There is no “trick” to Internet marketing. If you bombard potential leads with garbage, that’s exactly where your electronic marketing material will end up. To be successful it is absolutely vital that you lead with value. If you can provide useful information to people, they will most definitely be more receptive to what you have to offer in terms of service, or product or business opportunity. This is where the social networking component fits into the picture. It is tied to another well-known adage in business: Build relationships with your clients. The social networking sites that are hot right now include Facebook, Twitter, and YouTube. These sites allow you to present an image of yourself or business to people all over the world. You do need to be aware of the tools and how they are used by others. If you’re not careful, you will quickly find your Twitter account loaded with spammer turds. Some people feel the need to cut right to the pitch, not unlike those at a live networking event that walk up to you and hand you a card before they’ve listened to whether or not you’d be a qualified lead or even asked you for your name.  They’re working a “numbers game”. And that’s OK for them, but I’m personally not interested in doing business with people like that. I remember hearing that Warren Buffet has 3 questions he asks before he goes into a business deal:  Do I like them? Do I respect them? Do I trust them? Seems pretty reasonable to me, and I think Warren Buffet knows something about business.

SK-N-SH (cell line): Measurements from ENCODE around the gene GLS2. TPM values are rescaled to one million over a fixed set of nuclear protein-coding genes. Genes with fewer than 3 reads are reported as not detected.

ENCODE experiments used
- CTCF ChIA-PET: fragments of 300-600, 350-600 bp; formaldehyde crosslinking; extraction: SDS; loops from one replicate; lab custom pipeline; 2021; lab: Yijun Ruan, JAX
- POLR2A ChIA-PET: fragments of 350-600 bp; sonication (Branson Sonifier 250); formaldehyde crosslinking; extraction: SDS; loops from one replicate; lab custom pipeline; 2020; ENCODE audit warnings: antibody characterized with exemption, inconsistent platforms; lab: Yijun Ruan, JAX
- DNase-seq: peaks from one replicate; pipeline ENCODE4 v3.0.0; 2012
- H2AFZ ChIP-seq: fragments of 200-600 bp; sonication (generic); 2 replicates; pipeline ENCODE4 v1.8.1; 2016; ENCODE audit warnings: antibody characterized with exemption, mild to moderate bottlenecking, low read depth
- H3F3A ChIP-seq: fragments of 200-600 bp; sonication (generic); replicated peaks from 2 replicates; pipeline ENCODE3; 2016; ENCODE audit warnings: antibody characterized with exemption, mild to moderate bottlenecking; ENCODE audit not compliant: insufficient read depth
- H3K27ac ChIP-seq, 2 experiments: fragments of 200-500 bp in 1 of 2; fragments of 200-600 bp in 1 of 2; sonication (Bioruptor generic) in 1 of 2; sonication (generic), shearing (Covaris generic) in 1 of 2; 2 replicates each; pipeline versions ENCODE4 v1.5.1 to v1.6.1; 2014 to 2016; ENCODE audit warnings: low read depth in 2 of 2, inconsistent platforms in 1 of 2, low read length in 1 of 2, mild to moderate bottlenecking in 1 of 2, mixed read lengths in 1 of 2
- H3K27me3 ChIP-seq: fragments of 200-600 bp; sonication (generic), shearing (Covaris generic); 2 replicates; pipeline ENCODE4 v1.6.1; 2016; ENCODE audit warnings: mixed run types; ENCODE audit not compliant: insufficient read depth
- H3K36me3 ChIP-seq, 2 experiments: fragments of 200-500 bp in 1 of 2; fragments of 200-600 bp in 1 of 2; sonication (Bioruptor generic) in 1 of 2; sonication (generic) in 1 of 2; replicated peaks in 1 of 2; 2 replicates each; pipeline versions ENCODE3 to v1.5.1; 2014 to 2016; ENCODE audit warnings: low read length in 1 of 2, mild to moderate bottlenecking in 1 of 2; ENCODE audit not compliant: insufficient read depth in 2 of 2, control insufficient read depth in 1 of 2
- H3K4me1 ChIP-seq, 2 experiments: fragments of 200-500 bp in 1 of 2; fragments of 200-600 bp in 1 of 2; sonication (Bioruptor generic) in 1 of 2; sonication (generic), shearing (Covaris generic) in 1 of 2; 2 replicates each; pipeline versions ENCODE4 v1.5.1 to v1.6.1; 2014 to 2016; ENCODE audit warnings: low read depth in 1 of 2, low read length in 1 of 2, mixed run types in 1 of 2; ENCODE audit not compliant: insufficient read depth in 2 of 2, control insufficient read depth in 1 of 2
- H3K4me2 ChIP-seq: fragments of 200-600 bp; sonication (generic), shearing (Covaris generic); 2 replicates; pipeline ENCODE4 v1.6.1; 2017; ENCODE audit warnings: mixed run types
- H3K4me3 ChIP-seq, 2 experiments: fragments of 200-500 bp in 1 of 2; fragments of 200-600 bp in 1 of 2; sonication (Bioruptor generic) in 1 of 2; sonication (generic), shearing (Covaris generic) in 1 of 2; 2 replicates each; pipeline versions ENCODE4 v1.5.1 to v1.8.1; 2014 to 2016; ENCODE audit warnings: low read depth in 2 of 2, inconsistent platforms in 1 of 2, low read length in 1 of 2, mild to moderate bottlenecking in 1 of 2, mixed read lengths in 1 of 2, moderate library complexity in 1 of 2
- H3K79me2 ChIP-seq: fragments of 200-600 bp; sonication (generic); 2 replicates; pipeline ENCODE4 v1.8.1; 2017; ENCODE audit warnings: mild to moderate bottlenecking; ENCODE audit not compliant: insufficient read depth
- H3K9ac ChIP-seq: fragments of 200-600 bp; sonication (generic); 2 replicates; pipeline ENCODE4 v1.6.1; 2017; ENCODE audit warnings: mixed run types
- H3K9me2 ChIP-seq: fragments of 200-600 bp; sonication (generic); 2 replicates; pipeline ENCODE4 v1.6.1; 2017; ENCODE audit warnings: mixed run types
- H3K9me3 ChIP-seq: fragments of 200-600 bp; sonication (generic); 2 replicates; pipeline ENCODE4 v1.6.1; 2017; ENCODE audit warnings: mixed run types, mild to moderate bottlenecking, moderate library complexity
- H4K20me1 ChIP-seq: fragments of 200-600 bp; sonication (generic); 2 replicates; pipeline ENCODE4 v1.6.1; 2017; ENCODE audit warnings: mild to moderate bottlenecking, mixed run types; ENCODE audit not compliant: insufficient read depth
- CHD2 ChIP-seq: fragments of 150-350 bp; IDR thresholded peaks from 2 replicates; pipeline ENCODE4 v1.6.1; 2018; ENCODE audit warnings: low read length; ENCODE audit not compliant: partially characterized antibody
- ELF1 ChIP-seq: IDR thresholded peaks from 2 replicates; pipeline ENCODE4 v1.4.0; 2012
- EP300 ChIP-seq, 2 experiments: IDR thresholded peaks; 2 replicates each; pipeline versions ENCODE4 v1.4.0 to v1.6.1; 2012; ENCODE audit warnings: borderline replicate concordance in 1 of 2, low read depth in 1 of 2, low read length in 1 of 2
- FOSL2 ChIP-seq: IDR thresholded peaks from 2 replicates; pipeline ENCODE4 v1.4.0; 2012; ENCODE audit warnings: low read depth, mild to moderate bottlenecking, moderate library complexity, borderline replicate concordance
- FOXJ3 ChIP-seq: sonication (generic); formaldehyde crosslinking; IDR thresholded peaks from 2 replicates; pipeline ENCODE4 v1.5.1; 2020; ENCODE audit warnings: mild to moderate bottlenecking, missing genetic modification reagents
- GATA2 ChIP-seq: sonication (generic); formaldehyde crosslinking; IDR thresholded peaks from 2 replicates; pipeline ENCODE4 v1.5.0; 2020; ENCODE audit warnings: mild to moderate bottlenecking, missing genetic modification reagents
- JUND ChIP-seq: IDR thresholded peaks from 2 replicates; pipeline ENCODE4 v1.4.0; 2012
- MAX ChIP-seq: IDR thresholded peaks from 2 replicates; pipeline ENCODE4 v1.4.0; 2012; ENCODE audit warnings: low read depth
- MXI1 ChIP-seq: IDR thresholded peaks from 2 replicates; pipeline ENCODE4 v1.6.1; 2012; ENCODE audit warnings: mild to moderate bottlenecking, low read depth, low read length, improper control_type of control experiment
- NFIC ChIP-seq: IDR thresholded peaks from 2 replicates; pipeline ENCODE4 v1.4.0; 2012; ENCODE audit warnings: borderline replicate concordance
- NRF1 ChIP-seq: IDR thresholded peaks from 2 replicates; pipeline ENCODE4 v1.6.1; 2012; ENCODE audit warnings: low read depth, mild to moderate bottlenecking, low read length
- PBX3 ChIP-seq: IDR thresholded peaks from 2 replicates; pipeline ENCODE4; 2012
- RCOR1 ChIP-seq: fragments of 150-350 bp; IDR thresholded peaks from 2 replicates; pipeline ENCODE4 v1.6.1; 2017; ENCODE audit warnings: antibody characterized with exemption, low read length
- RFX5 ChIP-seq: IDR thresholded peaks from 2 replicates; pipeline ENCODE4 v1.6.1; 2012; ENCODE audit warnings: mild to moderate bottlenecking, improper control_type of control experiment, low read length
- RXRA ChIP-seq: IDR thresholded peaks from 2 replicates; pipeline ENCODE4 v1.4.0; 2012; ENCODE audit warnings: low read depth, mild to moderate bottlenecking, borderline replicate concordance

So before you start worrying about how you can use social networking and Internet marketing to drive business, start thinking about what your ideal client looks like. If you stick to some of the time-tested marketing strategies, you will have no problem learning the tactics involved with using technology to gain new leads and clients.